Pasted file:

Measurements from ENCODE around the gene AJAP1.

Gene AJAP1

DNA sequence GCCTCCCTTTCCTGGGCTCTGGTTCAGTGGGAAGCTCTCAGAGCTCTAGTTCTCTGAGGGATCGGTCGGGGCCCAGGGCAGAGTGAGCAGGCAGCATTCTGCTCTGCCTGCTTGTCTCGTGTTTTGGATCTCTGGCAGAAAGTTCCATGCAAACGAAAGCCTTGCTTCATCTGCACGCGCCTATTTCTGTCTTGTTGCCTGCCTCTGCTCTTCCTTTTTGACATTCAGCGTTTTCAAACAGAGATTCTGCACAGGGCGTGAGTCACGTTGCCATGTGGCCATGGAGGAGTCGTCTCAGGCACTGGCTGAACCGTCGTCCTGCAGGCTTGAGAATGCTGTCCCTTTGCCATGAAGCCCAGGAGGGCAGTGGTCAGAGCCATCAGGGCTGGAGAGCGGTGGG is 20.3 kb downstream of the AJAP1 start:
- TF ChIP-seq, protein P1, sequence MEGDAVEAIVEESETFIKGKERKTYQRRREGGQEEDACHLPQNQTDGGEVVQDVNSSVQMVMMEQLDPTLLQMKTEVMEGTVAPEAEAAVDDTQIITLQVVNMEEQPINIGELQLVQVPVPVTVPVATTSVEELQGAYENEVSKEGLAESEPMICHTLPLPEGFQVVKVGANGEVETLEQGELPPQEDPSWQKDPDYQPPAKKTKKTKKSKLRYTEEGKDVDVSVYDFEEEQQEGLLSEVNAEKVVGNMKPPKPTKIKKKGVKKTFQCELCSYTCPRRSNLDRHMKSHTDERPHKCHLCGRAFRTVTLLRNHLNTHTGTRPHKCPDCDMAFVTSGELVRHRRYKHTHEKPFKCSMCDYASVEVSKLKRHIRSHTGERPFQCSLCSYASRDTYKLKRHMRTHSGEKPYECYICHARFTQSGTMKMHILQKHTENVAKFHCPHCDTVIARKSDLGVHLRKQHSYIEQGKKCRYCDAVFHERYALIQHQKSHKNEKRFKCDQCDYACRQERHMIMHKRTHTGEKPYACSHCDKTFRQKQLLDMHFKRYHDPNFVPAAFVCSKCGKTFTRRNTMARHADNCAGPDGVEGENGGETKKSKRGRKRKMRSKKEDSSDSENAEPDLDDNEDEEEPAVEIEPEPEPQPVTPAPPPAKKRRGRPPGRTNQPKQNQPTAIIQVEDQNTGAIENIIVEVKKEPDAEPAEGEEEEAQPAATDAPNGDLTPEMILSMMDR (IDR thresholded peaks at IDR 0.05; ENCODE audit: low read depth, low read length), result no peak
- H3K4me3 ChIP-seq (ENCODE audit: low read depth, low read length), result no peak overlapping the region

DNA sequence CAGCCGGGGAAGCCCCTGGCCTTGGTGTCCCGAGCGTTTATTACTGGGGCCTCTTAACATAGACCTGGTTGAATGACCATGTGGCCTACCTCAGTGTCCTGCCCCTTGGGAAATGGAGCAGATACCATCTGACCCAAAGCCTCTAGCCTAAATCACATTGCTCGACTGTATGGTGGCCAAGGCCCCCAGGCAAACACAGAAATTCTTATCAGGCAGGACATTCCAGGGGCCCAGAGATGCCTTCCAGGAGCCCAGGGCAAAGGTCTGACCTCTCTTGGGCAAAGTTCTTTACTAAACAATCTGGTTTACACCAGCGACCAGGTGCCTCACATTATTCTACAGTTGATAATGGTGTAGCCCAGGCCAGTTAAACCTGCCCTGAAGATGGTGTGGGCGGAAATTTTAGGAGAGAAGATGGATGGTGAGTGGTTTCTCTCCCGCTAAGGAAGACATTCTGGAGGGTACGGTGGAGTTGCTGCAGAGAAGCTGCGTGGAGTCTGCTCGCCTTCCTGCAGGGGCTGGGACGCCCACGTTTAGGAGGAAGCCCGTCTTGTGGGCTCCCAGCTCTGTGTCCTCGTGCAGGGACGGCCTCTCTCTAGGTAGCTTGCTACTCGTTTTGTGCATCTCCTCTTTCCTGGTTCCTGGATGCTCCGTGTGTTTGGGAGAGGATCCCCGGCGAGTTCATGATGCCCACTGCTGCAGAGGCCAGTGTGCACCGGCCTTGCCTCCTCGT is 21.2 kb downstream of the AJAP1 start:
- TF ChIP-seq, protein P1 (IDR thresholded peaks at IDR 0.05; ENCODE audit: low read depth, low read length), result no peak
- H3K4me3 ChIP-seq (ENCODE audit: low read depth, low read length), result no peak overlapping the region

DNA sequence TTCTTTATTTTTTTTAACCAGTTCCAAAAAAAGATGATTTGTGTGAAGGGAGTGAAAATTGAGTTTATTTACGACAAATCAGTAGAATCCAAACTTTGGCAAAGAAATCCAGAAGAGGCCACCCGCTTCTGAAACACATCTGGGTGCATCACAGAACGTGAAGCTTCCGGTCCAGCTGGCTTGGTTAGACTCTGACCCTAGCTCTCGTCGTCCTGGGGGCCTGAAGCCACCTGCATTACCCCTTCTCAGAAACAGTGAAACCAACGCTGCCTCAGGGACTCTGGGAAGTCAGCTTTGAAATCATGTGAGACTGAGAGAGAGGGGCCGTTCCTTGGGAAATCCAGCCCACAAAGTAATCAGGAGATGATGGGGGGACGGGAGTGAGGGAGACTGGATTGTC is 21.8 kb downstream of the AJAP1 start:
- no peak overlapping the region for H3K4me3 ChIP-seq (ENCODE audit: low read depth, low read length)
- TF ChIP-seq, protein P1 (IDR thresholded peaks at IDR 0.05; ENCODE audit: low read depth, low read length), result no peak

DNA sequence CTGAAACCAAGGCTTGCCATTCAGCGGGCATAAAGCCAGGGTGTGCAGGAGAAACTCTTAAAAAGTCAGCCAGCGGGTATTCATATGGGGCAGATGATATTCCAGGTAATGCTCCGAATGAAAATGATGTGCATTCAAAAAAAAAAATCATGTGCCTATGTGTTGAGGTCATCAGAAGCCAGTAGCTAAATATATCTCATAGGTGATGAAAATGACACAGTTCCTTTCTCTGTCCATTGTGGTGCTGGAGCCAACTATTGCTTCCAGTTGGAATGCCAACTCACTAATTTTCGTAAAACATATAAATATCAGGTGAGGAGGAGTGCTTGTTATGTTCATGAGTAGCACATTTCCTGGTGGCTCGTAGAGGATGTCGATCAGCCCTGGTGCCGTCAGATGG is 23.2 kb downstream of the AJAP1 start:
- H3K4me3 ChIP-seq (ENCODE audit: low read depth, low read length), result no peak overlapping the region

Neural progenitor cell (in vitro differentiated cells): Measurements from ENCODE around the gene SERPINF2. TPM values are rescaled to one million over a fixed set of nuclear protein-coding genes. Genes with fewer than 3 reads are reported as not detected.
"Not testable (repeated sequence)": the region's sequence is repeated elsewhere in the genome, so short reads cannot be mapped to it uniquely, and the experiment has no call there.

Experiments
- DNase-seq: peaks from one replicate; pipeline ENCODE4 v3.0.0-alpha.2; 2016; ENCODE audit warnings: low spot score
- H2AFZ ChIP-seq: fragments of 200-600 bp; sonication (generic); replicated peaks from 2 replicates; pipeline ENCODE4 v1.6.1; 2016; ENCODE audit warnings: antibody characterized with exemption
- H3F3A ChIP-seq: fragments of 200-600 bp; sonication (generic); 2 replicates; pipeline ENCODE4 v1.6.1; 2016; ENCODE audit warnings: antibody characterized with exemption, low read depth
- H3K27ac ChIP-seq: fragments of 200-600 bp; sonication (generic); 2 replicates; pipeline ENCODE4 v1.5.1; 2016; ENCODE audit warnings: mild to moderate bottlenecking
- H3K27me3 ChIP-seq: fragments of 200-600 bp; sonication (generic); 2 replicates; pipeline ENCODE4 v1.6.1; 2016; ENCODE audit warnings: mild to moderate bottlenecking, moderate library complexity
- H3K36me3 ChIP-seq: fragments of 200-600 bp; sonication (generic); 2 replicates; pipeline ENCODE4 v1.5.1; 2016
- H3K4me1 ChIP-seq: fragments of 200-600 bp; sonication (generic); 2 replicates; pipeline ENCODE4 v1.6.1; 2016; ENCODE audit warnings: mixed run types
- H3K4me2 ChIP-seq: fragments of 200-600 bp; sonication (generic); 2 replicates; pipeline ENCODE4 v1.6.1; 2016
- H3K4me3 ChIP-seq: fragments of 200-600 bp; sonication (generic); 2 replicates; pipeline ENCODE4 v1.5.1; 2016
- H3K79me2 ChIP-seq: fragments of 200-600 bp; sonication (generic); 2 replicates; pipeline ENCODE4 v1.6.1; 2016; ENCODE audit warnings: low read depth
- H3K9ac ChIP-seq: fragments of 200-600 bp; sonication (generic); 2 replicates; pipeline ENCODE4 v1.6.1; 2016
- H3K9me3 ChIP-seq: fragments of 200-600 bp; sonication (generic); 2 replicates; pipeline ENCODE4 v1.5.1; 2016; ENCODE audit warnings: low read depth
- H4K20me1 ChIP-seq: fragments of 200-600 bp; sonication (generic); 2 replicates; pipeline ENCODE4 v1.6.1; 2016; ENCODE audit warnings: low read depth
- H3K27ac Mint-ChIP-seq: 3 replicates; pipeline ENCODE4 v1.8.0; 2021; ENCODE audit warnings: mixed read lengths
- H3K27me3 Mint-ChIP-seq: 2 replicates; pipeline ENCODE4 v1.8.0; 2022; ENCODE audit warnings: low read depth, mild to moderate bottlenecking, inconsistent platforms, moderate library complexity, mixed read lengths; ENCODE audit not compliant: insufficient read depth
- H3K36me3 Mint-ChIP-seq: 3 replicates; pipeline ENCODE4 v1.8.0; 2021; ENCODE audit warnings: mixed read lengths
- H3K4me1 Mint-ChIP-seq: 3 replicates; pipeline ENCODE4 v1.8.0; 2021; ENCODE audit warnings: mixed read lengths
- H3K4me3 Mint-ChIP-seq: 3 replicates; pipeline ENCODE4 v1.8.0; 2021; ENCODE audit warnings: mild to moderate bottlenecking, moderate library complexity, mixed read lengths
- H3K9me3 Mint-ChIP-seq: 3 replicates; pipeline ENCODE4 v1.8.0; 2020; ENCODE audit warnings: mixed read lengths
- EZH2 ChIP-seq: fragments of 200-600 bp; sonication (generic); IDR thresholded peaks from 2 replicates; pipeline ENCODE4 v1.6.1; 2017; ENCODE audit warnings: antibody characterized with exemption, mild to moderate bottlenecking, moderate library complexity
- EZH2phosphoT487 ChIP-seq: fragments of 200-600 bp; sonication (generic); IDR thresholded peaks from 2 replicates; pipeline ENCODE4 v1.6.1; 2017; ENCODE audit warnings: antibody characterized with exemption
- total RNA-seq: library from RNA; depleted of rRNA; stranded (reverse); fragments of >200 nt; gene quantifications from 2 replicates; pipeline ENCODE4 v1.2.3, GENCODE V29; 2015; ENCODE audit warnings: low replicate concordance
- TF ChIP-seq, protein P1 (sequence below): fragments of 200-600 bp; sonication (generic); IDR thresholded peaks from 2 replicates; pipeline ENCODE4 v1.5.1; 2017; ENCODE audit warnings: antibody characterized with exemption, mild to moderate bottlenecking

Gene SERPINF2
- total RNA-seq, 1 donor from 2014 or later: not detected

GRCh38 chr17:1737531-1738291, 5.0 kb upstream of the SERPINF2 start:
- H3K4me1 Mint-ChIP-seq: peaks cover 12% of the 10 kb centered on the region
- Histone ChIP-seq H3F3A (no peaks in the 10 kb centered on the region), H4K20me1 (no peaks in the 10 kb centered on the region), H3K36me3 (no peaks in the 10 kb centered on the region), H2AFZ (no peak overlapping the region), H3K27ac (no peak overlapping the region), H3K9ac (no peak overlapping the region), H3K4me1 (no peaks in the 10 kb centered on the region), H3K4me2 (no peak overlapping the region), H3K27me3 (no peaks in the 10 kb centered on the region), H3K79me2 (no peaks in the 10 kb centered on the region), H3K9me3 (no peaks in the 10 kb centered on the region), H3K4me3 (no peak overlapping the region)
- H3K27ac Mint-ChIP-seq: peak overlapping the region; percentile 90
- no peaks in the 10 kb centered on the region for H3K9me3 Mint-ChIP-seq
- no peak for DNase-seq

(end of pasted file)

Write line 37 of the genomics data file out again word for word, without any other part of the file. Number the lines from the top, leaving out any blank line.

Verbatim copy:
- EZH2phosphoT487 ChIP-seq: fragments of 200-600 bp; sonication (generic); IDR thresholded peaks from 2 replicates; pipeline ENCODE4 v1.6.1; 2017; ENCODE audit warnings: antibody characterized with exemption